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Last week, the General Assembly’s 10-member redistricting committee released their proposed maps outlining Colorado’s new Congressional boundaries. The maps offered by the Democrats and Republican members of the committee are as different as night and day.
The Republican maps start from the fact that Colorado has the same number of congressional districts in 2011 as we did in 2001. So adjusting boundaries in bipartisan manner to reflect population shifts is not that difficult. The maps presented by the Republicans were drawn in accordance with the basic principles that were intended to guide the committee in its deliberations: keeping communities of interest together, changing existing lines as little as possible, maintaining county integrity — basically getting the numbers where they need to be with as little disruption as possible.
The Democrats, on the other hand, submitted maps that represent a blatant gerrymandering effort, an insultingly obvious power grab and a deliberate attempt to isolate rural voters from effective representation. The Democrat maps split up the Western Slope, putting Mesa County in the same district as Boulder and separating us from Montrose. They redraw the map so that the population centers of each district are concentrated on the I-25 corridor; in fact, under the Democrats’ plan, the congressperson from every Colorado district could live within 10 miles of Denver International Airport. Far beyond the bounds of Colorado common sense to conceive of a common economic or cultural interest shared by Grand Junction and Boulder, by Rifle and Breckenridge, or Delta and Vail. And yet the Democrat maps lump these hugely divergent communities into the same district, solely for shallow political purposes. They know as well as we do that the economic drivers of these regions are dissimilar and often at odds with each other, and yet they cannot seem to help themselves. When given an opportunity to use the system to their own political advantage, rather than for the good of the people of Colorado, they jump on it and ride it into the dirt. It is hard not to feel deceived by this. At the beginning of the legislative term, there was a great sense of bi-partisanship; that at the end of the day, both parties really wanted to do right by the people of Colorado and would, whenever possible, put aside ideological differences and work together for common sense solutions. As a result, many of us trusted the redistricting committee to do the right thing, set aside political considerations, and help redraw the state’s congressional map in a way that accomplished what it needed to with as little disruption as possible and still maintain effective representation for each region. We also thought they would be willing to help save our state and taxpayers money by offering reasonable input that would prevent the expense of a special session, or prolonged court battle. Unfortunately, they proved us wrong. They proved that politics comes before the citizens of Colorado. Most angering to me, they showed how little regard they have for the good people of the Western Slope. They heard you at the public hearings, pleading for them not to split up the Western Slope, not to jeopardize our water, not to deny a voice to our farmers, ranchers and energy industry. They heard all of that, and they didn’t care. What they did care about was the misplaced and misappropriated concept of “competitiveness,” a term not found in the state constitution or in any statute governing the redistricting process. This idea suggests that a district must be carved up to ensure that neither party has an advantage — in other words, they noticed that Republicans won CD 3 this time, so therefore it is too Republican, and the map needs to be adjusted to include more Democrats. Funny how this concept doesn’t seem to apply to the Denver area. Redistricting should not be about “competitiveness”; it should be about representation. Can anyone honestly believe that Boulder county and Mesa County can be effectively represented by the same person, with such different economies, priorities and values? Can anyone really imagine that a Boulder resident would want to be included with the ranchers, drillers and miners of Garfield, Mesa or Delta counties? We are all Coloradans. As such we do share some traits that make us uniquely Coloradan. But at the same time, neither Boulder, nor Denver share the exact same brand as Mesa County. Jared Polis cannot ride for the brand of the Western Slope and Eastern Slope at the same time nor can Scott Tipton, and they should not be expected to. If this issue goes to court and one of the maps offered by the Democrats or a compromise map that achieves the same purpose, is accepted, the result will be devastating for rural and western Colorado. Not only will our water, energy production and other vital economic interests be threatened and our voice muzzled but the trust that our residents hold in the system will be forever shaken.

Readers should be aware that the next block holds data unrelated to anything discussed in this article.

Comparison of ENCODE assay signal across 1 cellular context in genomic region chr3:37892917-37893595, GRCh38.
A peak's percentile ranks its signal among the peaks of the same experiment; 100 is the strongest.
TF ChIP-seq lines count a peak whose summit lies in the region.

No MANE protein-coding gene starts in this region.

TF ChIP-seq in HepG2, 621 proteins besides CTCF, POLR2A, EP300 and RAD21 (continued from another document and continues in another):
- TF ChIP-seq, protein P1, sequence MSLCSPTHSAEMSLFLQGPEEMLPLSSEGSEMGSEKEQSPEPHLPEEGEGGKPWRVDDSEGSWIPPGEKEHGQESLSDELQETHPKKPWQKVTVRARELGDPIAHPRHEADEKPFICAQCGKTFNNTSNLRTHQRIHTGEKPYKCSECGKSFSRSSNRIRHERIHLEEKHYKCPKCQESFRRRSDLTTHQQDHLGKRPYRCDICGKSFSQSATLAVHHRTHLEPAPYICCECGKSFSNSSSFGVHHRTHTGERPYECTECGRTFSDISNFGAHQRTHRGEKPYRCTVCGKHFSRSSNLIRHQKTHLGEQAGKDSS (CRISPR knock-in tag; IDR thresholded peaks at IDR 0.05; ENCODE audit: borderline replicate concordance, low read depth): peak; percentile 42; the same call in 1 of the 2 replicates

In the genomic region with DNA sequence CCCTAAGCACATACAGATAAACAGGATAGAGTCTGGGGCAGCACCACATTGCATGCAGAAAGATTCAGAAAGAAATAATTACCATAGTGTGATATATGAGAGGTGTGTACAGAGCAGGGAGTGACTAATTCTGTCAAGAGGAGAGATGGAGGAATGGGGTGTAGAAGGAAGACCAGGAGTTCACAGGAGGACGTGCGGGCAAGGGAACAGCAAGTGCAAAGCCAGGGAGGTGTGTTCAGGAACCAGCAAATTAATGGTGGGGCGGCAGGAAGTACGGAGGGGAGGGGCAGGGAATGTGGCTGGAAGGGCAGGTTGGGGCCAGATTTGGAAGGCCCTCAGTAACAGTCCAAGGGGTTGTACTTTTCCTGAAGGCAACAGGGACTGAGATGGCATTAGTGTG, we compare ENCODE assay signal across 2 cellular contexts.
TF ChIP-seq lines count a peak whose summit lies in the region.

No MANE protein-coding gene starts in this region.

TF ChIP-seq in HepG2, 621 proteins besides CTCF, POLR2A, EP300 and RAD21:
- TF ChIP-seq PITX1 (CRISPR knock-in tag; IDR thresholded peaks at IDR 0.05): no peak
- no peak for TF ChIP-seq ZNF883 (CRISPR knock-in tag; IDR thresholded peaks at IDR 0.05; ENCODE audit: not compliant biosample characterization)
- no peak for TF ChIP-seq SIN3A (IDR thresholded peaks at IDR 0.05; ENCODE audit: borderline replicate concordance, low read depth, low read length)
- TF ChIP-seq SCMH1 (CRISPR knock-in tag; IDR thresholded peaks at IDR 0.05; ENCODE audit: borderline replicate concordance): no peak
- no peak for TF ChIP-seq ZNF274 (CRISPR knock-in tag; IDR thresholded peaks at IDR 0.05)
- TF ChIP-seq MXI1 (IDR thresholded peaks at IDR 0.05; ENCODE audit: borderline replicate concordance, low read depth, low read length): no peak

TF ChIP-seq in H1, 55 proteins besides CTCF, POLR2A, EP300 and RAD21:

Steve King represents Colorado State Senate District 7 which includes Mesa County and part of Garfield County.